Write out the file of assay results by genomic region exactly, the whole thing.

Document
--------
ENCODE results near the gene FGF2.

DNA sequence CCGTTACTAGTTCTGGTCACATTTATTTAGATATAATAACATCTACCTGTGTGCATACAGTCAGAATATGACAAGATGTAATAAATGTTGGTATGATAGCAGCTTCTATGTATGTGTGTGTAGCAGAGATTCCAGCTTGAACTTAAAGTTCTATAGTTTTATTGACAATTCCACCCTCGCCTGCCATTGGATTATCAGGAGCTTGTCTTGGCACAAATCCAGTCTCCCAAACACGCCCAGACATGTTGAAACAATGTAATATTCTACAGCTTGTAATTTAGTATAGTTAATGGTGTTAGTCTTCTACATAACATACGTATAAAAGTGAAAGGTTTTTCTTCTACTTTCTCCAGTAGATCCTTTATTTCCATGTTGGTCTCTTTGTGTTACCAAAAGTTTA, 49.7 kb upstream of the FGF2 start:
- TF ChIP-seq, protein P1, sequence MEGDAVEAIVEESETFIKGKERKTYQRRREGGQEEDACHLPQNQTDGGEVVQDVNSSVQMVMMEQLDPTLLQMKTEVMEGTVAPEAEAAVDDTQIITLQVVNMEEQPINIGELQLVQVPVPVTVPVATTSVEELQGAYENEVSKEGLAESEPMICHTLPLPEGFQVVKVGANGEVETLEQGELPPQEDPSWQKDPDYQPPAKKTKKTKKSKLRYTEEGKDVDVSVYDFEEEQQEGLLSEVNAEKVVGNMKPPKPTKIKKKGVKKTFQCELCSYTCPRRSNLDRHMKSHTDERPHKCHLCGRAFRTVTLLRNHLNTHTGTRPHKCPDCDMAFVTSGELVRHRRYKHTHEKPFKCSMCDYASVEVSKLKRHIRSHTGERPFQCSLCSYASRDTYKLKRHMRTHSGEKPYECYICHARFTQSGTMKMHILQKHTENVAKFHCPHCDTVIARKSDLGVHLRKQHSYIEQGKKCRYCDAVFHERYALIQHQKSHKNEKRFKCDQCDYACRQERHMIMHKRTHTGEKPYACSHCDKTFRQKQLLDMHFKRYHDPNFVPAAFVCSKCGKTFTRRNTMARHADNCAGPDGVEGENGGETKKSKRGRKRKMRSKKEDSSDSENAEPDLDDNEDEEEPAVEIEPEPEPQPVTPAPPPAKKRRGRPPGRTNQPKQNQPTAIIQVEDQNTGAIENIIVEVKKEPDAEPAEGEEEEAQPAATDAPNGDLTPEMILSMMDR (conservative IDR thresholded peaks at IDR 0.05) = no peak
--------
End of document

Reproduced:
ENCODE results near the gene FGF2.

DNA sequence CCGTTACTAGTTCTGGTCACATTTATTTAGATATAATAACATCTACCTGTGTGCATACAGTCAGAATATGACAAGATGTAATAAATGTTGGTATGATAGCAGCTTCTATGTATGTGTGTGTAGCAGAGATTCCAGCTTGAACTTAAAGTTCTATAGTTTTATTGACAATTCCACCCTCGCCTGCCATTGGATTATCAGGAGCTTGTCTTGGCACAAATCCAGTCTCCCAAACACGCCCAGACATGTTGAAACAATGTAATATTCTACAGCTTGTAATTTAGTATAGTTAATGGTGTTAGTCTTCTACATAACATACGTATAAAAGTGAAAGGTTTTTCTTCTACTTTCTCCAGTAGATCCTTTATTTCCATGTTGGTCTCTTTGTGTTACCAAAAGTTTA, 49.7 kb upstream of the FGF2 start:
- TF ChIP-seq, protein P1, sequence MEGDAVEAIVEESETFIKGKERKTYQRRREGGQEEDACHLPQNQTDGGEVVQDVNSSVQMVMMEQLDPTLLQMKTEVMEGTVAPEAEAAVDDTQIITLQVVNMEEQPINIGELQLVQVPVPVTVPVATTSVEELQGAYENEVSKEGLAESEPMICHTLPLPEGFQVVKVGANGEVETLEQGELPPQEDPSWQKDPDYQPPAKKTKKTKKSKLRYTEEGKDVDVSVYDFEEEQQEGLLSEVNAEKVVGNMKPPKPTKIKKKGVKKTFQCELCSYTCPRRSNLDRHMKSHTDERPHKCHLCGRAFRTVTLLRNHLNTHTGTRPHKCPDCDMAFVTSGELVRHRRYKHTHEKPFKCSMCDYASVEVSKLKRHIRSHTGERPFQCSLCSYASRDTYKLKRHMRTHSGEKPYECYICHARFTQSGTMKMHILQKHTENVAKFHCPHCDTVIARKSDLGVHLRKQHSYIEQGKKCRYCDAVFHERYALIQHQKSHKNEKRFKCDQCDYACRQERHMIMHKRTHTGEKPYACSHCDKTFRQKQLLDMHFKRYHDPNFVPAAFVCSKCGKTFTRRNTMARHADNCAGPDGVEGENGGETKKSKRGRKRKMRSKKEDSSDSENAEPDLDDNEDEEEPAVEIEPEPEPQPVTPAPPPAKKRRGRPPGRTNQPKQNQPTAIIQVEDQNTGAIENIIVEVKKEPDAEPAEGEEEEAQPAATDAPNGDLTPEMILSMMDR (conservative IDR thresholded peaks at IDR 0.05) = no peak